New York

“The Arts at Black Mountain College”

Black Mountain College has been a quasi-mythical footnote to the histories of some remarkable artists since its closing in 1957 after only 24 years of existence. Like an avant-garde version of a top-flight prep school, its name figures in the lives and careers of, among others, artists Willem de Kooning, Franz Kline, Josef Albers, and Robert Rauschenberg, dancer Merce Cunningham, musician John Cage, poets Charles Olson and Robert Creeley, and that unclassifiable esthetician Buckminster Fuller. Its complete roster of teachers and alumni reads like a Who’s Who of the cultural ’40s and ’50s in America. Today, 30 years after its demise, this Bauhaus-inspired experimental arts school still represents many people’s idea of the ideal art-school environment.

This was the last venue of “The Arts at Black Mountain College,” a traveling exhibition curated by Mary Emma Harris that originated at the Edith C. Blum Art Institute at Bard College. While it never provided a clear focus of the mixed-media esthetics and progressive politics of this unlikely school, it gave a tantalizing glimpse of the Black Mountain experience. Aside from a modest videotape about Black Mountain and a piped-in soundtrack of music by four composers associated with the college (Cage, Lou Harrison, Stefan Wolpe, and John Evarts), the material on display was of two kinds: archival documents and artworks. These were organized in general categories—“The Faculty,” “The Summer Sessions,” “The Curriculum”—and grouped accordingly in series on the walls and in vitrines. Occasionally, an artifact received a more distinctive installation: a chair occupied a platform, or various sculptures were placed on pedestals. This simple format must have seemed dictated by the show’s given material: a lot of faded school bulletins and brochures, photographic documentation, books, music scores, period literary reviews, and relatively small-scale paintings, sculptures, ceramics, weavings, and photographs. At the time, after all, there were no home video cameras and no art-world journalists on the scene to capture the more colorful aspects of the school’s activities. But the initial effect of walking through the tidily outlined, politely set-up displays was like listening to an old-fashioned high-school lesson, with all the implications of earnest didacticism that such a characterization connotes.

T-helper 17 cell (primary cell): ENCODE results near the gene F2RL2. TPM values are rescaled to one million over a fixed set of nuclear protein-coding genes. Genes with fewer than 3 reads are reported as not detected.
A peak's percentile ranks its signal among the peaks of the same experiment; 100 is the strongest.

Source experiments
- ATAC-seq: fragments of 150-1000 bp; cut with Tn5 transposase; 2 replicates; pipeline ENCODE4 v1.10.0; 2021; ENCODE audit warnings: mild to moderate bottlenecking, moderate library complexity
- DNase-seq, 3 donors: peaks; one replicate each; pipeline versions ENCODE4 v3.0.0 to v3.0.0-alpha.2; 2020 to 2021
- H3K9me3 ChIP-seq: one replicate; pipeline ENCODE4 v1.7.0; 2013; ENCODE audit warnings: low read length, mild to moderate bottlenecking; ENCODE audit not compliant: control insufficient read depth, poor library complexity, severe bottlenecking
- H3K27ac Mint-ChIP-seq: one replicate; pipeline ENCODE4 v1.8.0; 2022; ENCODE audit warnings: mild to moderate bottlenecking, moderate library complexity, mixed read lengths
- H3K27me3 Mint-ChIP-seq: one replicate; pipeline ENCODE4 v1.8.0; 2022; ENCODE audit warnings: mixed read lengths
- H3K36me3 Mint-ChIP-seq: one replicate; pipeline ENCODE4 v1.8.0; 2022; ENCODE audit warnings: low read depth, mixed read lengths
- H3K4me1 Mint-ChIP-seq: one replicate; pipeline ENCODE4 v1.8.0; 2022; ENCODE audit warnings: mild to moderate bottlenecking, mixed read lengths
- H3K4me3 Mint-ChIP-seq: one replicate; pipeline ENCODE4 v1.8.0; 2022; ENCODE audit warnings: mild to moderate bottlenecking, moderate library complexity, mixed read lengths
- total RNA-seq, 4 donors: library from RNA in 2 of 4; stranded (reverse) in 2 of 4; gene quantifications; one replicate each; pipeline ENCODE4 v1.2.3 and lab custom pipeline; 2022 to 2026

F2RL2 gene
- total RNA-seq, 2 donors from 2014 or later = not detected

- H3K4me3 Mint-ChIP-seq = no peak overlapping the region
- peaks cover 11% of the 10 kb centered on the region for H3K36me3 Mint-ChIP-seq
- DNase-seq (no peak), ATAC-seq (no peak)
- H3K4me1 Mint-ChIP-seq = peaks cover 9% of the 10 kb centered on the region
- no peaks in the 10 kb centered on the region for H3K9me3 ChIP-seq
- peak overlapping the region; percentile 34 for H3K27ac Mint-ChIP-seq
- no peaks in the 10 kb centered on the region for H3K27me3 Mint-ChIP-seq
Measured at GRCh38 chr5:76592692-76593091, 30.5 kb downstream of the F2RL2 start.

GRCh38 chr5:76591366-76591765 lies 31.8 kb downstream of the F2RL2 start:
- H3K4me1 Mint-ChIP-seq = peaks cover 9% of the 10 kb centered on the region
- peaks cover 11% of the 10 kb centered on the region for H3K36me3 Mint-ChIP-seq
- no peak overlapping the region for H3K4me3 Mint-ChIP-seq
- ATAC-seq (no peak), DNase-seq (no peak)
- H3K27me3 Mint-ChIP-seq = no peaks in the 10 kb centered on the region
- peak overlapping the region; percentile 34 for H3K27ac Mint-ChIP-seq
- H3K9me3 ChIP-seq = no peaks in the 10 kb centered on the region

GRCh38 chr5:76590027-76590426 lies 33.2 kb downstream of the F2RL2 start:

Somehow, the muted academic installation of such highly charged information seemed to diminish the exhilarating spirit for which Black Mountain was famous. By separating out all the parts into neat themes (and not particularly penetrating ones at that), something of the overall flavor of the experience was lost in the gallery translation. The exhibition was accompanied by Harris’ new book (with the same title as the show), which is organized according to chronological periods subdivided into more complex, substantive themes, such as “Art as Experience” and “Art as Experiment.” The book presents all of the theoretical, personal, and ideological arguments that contributed to Black Mountain’s becoming a serious attempt at utopia, and gives a better idea of what its idiosyncratic community was about.

The exhibition did, however, contain a few surprises in the artworks on display, which managed to delight despite their relatively flat-footed mode of presentation. Alongside the usual panoply of Josef Albers’ paintings and works on paper were numerous examples of Anni Albers’ weavings that currently look as vital as any of the Black Mountain “higher art,” now that the condescending attitude toward crafts as art has been somewhat vitiated. And her hardware jewelry (done in collaboration with Alex Reed, ca. 1941) was a wonder: necklaces, bracelets, and earrings made from corks, bobby pins, paper clips, light chains, angle braces, and screw eyes. More typical, though, was the almost vestigial representation of a half-forgotten but fascinating artist such as Xanti Schawinsky. This former Bauhaus student (he studied with Oskar Schlemmer) taught painting, architecture, graphic design, photography, and theater at Black Mountain. The theater works that he staged there—such as Spectrodrama: Play, Life, Illusion, a non-narrative spectacle using abstract formal elements—were precursors of what is known today as performance art. Although highlights of Schawinsky’s work are covered in the book (both in the text and in photographs), unfortunately he was represented in the exhibition only by a single painting and, indirectly, by Evarts’ score for Danse Macabre: A Sociological Study, which was directed by Schawinsky. Given the experimental history of Black Mountain, such revelations, which show off unexpected treasures to the degree that they force a serious consideration of overlooked artists and art ideas, should have been more the rule than the exception here.

John Howell